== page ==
If you want to save yourself a special trip out and a good chunk of cash, start hoarding your grocery item jars. Particularly those jars that originally housed an acidic ingredient like gherkins/pickles, relishes, mayonnaise, pasta sauce, peanut butter, tomato sauce or prepared curry sauces etc. These jars are usually a good size, but more importantly they will have a high acid resistant (HAR) lid which is what you need – or is much preferred – for sealing vinegar preserved products like relish.
This photo shows some jars outta my collection (it’s a little massive, I’m a bit of a glass jar hoarder) – there’s a real mix of the proper Agee and fancy Quattro jars as well as heaps of odd jars from ex-grocery items.
Buying regular grocery items stored in glass jars instead of plastic will help you save a quick buck in the long run, plus it’s better for the environment. I for example always buy mayonnaise and coconut oil in glass jars, and re-use these for when I’m making a batch of relish.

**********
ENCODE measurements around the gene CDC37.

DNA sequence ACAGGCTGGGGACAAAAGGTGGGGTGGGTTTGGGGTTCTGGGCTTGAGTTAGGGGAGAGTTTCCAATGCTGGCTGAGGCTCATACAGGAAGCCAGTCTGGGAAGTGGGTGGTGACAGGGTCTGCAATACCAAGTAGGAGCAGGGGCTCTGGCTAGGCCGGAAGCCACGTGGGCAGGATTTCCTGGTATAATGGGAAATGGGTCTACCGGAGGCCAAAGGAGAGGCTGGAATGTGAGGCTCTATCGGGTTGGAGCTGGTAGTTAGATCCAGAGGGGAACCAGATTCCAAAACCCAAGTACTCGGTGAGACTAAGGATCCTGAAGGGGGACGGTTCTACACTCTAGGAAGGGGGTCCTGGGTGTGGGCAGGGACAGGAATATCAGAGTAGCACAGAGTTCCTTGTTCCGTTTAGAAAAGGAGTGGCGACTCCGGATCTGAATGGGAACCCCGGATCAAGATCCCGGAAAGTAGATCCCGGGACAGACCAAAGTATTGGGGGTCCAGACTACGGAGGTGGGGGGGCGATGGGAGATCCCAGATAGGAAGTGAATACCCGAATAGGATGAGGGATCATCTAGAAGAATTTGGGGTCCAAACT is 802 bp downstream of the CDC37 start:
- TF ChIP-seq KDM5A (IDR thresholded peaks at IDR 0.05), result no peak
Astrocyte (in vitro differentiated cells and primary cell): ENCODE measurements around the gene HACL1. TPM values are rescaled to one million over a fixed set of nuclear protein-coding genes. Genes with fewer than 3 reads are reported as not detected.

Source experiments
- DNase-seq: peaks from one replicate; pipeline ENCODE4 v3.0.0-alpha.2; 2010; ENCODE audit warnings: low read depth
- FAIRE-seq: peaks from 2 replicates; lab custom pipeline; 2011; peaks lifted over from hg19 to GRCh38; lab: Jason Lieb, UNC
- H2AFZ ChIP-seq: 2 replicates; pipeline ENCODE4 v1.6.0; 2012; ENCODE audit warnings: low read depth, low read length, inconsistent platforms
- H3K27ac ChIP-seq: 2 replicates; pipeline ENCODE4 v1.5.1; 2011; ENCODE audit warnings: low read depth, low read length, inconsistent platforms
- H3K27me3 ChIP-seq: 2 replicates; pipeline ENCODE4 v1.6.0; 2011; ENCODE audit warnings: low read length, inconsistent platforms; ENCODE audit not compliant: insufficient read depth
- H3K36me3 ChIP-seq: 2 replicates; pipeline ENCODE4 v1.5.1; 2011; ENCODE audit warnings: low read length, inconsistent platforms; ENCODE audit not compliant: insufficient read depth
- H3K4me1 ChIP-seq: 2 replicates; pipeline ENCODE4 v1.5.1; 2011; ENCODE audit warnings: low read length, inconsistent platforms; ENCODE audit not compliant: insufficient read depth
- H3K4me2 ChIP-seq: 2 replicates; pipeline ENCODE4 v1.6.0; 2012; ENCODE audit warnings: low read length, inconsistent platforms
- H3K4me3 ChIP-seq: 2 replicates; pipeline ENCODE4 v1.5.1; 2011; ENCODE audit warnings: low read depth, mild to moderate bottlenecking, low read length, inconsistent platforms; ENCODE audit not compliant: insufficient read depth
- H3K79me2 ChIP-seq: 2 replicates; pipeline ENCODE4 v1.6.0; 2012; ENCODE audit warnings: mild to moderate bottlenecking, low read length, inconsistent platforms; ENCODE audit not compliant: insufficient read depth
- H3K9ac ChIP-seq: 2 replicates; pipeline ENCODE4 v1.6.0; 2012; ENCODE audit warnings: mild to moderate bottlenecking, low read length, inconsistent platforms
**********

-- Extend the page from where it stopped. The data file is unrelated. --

I have a personal issue with food stored in plastic, and totally understand that the glass price is sometimes ludicrous in comparison. However I tend to think the extra cost is a saving in the long term. A grocery item in a jar can be used to house beautiful relish and create a delicious gift. You can’t buy empty glass jars, new for less than a few dollars. Even when purchasing jars in bulk at wholesale rates you have to order pallets of them to get them less for a dollar! And like I mentioned, recycling glass is way nicer for our planet.